My grandfather, Royal Rosamond, was a member of the Mark Twain Society, and wrote five novels about the Hill Billy folks of the Ozarks. Royal saw himself as another Mark Twain.
Hollis and I agreed we were about nine years old when we were together, and that we had the same kind of friendship at the end of our life, that we owned at the beginning. Many movies begin this way. I told Hollis;
“We’re going to find the Holy Grail and present it to the world!”
Below is a vdeo of my mother, who dated Hollis’uncle, Errol Flynn who played Miles in the Prince and the Pauper and came to the resuce of the young boys, these – best friends!
The Prince and the Pauper is a novel by American author Mark Twain. It was first published in 1881 in Canada, before its 1882 publication in the United States. The novel represents Twain’s first attempt at historical fiction. Set in 1547, it tells the story of two young boys who are identical in appearance: Tom Canty, a pauper who lives with his abusive father in Offal Court off Pudding Lane in London, and Prince Edward.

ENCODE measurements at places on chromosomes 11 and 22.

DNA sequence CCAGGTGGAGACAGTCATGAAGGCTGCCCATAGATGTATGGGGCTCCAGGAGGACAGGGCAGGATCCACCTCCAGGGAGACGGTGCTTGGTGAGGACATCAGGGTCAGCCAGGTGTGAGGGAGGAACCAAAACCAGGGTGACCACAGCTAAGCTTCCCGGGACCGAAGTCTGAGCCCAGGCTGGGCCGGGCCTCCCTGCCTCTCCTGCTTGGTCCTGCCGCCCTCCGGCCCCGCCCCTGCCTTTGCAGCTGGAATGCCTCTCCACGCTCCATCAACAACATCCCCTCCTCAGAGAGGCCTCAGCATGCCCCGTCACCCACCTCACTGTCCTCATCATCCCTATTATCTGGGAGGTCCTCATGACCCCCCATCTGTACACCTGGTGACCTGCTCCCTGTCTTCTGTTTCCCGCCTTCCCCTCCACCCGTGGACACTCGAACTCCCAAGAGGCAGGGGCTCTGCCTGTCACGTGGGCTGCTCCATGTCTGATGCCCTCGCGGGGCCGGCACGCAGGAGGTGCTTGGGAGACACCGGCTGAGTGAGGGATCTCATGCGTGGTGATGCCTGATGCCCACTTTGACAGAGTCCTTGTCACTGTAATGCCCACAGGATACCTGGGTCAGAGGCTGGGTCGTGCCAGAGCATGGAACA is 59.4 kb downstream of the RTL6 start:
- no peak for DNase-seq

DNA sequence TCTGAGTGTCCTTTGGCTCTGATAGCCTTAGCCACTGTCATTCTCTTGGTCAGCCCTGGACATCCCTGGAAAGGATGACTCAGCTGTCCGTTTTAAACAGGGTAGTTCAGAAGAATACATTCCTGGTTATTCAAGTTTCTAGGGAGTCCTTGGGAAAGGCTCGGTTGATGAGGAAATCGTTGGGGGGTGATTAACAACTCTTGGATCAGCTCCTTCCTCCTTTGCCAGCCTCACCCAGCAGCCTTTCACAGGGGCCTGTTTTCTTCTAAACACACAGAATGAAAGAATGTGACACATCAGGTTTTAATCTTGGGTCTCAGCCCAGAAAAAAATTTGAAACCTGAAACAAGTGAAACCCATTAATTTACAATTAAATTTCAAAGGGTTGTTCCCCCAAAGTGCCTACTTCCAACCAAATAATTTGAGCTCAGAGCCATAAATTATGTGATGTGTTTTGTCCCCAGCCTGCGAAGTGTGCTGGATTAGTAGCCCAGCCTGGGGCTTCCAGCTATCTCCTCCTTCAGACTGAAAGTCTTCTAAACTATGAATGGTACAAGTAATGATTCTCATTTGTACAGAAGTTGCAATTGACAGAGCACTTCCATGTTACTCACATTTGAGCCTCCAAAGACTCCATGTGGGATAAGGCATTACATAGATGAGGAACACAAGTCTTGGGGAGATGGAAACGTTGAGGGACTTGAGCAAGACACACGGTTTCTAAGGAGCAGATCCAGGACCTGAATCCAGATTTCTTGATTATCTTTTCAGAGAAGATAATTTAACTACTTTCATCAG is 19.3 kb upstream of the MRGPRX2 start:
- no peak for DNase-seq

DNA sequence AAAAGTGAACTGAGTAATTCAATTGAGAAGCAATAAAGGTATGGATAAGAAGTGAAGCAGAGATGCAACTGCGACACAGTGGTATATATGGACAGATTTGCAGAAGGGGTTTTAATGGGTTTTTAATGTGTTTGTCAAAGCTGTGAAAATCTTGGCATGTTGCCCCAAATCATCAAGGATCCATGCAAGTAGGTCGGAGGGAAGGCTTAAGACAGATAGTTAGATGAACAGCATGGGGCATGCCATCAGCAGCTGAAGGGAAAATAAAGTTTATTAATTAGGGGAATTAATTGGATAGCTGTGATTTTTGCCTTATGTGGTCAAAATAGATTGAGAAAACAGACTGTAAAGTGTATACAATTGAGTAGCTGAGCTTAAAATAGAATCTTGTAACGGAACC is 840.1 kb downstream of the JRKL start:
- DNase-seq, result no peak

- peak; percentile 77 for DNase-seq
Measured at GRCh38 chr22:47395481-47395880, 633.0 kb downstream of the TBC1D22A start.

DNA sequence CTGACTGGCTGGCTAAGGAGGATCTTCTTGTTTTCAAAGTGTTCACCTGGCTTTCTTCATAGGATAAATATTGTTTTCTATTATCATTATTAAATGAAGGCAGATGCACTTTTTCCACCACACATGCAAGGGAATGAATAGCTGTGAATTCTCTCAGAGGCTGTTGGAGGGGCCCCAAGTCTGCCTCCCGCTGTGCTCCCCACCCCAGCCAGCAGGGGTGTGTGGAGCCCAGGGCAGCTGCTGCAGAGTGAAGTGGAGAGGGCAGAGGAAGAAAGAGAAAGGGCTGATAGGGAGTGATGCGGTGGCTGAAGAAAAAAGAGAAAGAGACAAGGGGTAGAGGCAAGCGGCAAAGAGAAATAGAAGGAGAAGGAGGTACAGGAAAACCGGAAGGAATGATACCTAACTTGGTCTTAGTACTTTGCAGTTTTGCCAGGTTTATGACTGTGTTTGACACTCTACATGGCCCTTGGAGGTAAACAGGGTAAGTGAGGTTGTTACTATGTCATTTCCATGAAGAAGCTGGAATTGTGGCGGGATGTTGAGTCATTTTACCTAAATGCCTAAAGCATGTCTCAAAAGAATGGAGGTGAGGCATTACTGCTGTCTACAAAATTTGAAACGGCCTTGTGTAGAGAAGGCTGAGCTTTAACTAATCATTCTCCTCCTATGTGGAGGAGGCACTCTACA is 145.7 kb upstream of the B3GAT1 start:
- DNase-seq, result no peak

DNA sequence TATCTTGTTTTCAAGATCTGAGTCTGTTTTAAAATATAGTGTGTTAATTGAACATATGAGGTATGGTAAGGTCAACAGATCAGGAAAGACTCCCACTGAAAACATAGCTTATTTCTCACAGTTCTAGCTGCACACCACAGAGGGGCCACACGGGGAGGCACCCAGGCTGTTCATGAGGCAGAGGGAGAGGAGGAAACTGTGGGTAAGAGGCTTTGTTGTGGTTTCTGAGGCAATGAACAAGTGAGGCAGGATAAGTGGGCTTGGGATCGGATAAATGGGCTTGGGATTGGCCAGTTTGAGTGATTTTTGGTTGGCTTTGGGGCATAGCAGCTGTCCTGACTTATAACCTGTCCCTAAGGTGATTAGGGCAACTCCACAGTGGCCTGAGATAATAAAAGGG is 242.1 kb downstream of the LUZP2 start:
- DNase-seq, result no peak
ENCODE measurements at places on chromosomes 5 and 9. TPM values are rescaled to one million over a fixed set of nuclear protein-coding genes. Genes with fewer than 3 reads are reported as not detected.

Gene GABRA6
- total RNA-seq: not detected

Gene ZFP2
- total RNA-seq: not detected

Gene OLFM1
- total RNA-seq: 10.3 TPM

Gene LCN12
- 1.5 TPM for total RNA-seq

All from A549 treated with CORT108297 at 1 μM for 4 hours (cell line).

Tom Canty (youngest son of a family living with the dregs of society in Offal Court) has always aspired to a better life, encouraged by the local priest (who has taught him to read and write). Loitering around the palace gates one day, he sees a prince (the Prince of Wales – Edward VI). Tom is nearly caught and beaten by the Royal Guards; however, Edward stops them and invites Tom into his palace chamber. There the two boys get to know one another, fascinated by each other’s life and their uncanny resemblance. They decide to switch clothes “temporarily”. Edward leaves in a hurry before the boys are caught at their game, snatching up an article of national importance (which the reader later learns is the Great Seal of England). Soon Prince Edward is trying to escape the brutality of Tom’s abusive, drunken father; Tom, posing as the prince, tries to cope with court customs and manners. His fellow nobles and palace staff think “the prince” has an illness which has caused memory loss, and fear he will go mad. They repeatedly ask him about the missing “Great Seal”, but he knows nothing about it. However, when Tom is asked to sit in on judgments his common-sense observations reassure them his mind is sound.